Every day in the UK there are 15 cases of child sexual abuse linked to the internet, a 44% rise on last year, new figures show.Read the full story ›
A Hampshire company has been fined £100,000 by the Information Commissioner’s Office (ICO) for sending millions of spam texts about mobile phone upgrades.
The ICO’s investigation, informed by more than 1,000 complaints from the public, found Onecom Limited broke the law which sets out strict rules about the consent people must give to receive marketing text messages.
Between 26 October 2015 and 2 June 2016, 1,050 complaints were made to the '7726 spam text reporting service', or directly to the ICO, about the text messages.
Onecom could not provide evidence to the ICO explaining the source of the data used to send the 1,050 text messages. The firm could also not provide evidence that it had consent to send the text messages. Onecom confirmed it had sent 3.3m text messages between 1 October 2015 and 31 March 2016.
Spam texts are a real nuisance to millions of people across the country and this firm’s failure to follow the rules drove over 1,000 people to complain.
I would urge anyone bothered by a spam text to report it, either via the ICO’s website or by forwarding the text to 7726. Your reports will help us crack down on those who fail to treat people’s information with the respect it deserves.
Onecom operates in a highly regulated sector and is utterly committed to upholding the highest standards in all our communications with our clients and the public. Consequently we consider this incident to have been most serious and have undertaken an internal review which has resulted in our further tightening our systems and controls to ensure that there is no repetition. We are pleased to note that no subsequent complaints have been received and that the Information Commissioner has acknowledged our remedial measures.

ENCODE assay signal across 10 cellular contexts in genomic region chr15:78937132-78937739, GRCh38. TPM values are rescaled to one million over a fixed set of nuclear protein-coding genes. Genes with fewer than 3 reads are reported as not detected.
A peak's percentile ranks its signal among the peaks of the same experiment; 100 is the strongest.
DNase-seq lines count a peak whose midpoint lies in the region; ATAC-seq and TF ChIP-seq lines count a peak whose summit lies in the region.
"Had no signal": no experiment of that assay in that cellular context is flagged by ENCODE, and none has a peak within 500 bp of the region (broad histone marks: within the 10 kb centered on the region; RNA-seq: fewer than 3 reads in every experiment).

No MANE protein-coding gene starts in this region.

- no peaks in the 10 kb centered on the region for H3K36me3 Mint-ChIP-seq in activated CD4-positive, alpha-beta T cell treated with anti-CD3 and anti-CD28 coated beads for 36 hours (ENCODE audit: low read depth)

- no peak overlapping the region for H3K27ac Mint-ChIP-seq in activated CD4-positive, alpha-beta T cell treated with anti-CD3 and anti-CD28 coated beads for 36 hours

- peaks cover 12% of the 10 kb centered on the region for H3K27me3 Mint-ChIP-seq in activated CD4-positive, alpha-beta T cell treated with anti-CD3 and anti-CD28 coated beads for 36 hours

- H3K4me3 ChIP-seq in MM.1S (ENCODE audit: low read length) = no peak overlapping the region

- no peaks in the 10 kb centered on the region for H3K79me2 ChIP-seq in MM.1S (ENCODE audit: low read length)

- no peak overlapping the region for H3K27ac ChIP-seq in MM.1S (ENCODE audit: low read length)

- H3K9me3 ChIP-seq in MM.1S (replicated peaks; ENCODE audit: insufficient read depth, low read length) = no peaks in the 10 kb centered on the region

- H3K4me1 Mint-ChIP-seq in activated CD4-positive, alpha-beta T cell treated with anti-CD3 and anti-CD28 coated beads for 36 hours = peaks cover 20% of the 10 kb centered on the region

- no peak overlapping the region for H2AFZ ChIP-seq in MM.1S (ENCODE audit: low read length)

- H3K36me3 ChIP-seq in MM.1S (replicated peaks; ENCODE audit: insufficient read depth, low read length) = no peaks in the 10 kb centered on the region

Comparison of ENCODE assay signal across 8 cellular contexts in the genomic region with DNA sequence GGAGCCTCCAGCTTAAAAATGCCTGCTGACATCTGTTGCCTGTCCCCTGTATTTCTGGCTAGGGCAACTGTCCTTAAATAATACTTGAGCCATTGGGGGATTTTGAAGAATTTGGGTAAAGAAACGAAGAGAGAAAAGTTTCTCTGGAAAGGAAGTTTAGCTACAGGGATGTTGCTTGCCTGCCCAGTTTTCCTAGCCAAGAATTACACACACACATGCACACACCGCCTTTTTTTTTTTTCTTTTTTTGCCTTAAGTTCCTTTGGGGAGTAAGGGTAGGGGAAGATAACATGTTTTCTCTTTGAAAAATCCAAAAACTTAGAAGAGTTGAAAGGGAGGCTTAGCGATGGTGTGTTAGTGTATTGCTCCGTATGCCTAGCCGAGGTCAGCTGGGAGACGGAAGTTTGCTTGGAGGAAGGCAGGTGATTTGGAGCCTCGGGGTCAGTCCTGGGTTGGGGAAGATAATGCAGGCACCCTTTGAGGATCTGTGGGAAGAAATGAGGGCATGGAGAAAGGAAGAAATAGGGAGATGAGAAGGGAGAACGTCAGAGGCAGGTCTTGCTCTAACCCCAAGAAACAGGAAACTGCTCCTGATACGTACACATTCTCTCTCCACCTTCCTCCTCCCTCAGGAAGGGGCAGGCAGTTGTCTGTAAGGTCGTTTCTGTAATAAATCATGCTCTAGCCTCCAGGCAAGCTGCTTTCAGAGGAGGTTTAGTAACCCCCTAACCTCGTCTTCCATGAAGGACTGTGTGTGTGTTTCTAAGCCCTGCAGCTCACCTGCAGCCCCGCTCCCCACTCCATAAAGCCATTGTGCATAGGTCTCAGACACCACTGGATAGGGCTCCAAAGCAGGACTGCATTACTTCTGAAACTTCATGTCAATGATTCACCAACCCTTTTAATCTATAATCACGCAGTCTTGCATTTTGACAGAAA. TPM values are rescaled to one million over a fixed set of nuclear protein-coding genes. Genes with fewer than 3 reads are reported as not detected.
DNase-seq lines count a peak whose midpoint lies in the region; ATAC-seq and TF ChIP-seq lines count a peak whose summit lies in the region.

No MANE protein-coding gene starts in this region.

They speed up boarding and cut airport delays - Heathrow has introduced the first of a new generation of automatic ticket gates.Read the full story ›
It's that time of year again when the people of Reading get the chance to celebrate the town's unsung heroes.
Sir John Madejski was among supporters and businesses to attend today's official launch of Pride of Reading.
This year's theme for the awards - now in its 14th year - is technology and innovation.
The ceremony will take place in November and is hosted by TV's Chris Tarrant.
Simon Edgley, Trinity Mirror:
Bournemouth is one of the worst in the UK for 4G mobile connection. That's according to a new Which? survey which said the town had 68% availability. Middlesbrough was the best city for 4G access with 83% availability.
New technology at Heathrow Airport could mean you will no longer need to show a ticket before boarding a plane. A new scheme is being rolled out where your photo will be taken at security. Then at the gate you will walk through a barrier that recognises you. It's hoped the new scheme will help cut queues and speed up boarding.
Thames Valley Police have launched their first ever mobile app. Cary Johnston reports.
Two thousand pounds to trade in your old, polluting diesel car for a greener alternative. That's the deal the government is expected to announce in the next few days - in a bid to cut pollution and boost new car sales.
A 'toxin tax' - to be imposed on drivers entering high pollution zones - is also under consideration.
Environmentalists say Eastbourne and Maidstone are among the worst diesel pollution blackspots in the South East.
But the initiative has angered many motorists. And there's mounting pressure on the government to make the scrappage scheme universal, not selective. Malcolm Shaw reports.
Owners of diesel cars in the most polluted parts of the country may be paid to trade them in as part of government air quality plans.
Proposals for the scrappage scheme are due to be published this week.
Last year Eastbourne was named in the top 10 of the UK's most polluted towns and cities in a report by the World Health Organisation. The scheme is being supported by Dover MP Charlie Elphicke.
See what learner drivers will have to do in what is hailed as the biggest test shake-up in 20 years.Read the full story ›